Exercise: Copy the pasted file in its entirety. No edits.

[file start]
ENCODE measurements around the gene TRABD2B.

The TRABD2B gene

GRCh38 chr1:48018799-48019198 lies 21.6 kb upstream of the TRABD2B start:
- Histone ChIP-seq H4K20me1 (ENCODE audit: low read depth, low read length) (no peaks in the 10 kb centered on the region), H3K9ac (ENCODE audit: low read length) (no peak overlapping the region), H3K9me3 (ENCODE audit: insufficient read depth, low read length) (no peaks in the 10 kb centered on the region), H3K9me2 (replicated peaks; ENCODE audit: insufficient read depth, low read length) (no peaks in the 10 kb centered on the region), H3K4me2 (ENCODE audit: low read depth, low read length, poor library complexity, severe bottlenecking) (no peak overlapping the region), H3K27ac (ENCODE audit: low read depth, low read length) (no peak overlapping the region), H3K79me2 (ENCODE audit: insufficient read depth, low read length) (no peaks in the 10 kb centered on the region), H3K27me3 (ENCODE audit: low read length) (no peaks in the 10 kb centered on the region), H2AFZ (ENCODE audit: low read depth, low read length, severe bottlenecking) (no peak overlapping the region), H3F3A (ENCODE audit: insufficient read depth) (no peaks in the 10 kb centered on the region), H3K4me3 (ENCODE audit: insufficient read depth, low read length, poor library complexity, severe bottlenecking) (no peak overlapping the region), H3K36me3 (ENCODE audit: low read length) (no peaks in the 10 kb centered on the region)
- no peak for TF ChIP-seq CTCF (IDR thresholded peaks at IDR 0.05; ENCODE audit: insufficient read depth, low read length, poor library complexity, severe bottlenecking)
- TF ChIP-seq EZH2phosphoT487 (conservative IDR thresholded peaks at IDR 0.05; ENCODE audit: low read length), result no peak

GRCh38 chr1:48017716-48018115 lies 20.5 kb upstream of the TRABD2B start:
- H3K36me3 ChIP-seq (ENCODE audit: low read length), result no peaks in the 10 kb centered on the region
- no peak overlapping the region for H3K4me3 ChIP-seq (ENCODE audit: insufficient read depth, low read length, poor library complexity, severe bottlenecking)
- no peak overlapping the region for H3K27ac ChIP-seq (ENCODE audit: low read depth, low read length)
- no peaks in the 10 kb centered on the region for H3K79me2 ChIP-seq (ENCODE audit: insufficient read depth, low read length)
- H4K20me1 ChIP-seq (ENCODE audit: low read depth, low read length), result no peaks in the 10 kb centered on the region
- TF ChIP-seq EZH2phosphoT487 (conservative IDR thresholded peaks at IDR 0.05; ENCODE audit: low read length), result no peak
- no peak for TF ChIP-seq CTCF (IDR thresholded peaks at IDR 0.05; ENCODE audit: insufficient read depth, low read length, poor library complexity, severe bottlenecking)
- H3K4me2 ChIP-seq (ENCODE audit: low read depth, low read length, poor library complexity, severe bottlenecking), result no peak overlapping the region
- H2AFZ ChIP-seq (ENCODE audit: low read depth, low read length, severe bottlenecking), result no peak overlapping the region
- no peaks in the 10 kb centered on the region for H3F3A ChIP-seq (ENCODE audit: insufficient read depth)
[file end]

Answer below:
ENCODE measurements around the gene TRABD2B.

The TRABD2B gene

GRCh38 chr1:48018799-48019198 lies 21.6 kb upstream of the TRABD2B start:
- Histone ChIP-seq H4K20me1 (ENCODE audit: low read depth, low read length) (no peaks in the 10 kb centered on the region), H3K9ac (ENCODE audit: low read length) (no peak overlapping the region), H3K9me3 (ENCODE audit: insufficient read depth, low read length) (no peaks in the 10 kb centered on the region), H3K9me2 (replicated peaks; ENCODE audit: insufficient read depth, low read length) (no peaks in the 10 kb centered on the region), H3K4me2 (ENCODE audit: low read depth, low read length, poor library complexity, severe bottlenecking) (no peak overlapping the region), H3K27ac (ENCODE audit: low read depth, low read length) (no peak overlapping the region), H3K79me2 (ENCODE audit: insufficient read depth, low read length) (no peaks in the 10 kb centered on the region), H3K27me3 (ENCODE audit: low read length) (no peaks in the 10 kb centered on the region), H2AFZ (ENCODE audit: low read depth, low read length, severe bottlenecking) (no peak overlapping the region), H3F3A (ENCODE audit: insufficient read depth) (no peaks in the 10 kb centered on the region), H3K4me3 (ENCODE audit: insufficient read depth, low read length, poor library complexity, severe bottlenecking) (no peak overlapping the region), H3K36me3 (ENCODE audit: low read length) (no peaks in the 10 kb centered on the region)
- no peak for TF ChIP-seq CTCF (IDR thresholded peaks at IDR 0.05; ENCODE audit: insufficient read depth, low read length, poor library complexity, severe bottlenecking)
- TF ChIP-seq EZH2phosphoT487 (conservative IDR thresholded peaks at IDR 0.05; ENCODE audit: low read length), result no peak

GRCh38 chr1:48017716-48018115 lies 20.5 kb upstream of the TRABD2B start:
- H3K36me3 ChIP-seq (ENCODE audit: low read length), result no peaks in the 10 kb centered on the region
- no peak overlapping the region for H3K4me3 ChIP-seq (ENCODE audit: insufficient read depth, low read length, poor library complexity, severe bottlenecking)
- no peak overlapping the region for H3K27ac ChIP-seq (ENCODE audit: low read depth, low read length)
- no peaks in the 10 kb centered on the region for H3K79me2 ChIP-seq (ENCODE audit: insufficient read depth, low read length)
- H4K20me1 ChIP-seq (ENCODE audit: low read depth, low read length), result no peaks in the 10 kb centered on the region
- TF ChIP-seq EZH2phosphoT487 (conservative IDR thresholded peaks at IDR 0.05; ENCODE audit: low read length), result no peak
- no peak for TF ChIP-seq CTCF (IDR thresholded peaks at IDR 0.05; ENCODE audit: insufficient read depth, low read length, poor library complexity, severe bottlenecking)
- H3K4me2 ChIP-seq (ENCODE audit: low read depth, low read length, poor library complexity, severe bottlenecking), result no peak overlapping the region
- H2AFZ ChIP-seq (ENCODE audit: low read depth, low read length, severe bottlenecking), result no peak overlapping the region
- no peaks in the 10 kb centered on the region for H3F3A ChIP-seq (ENCODE audit: insufficient read depth)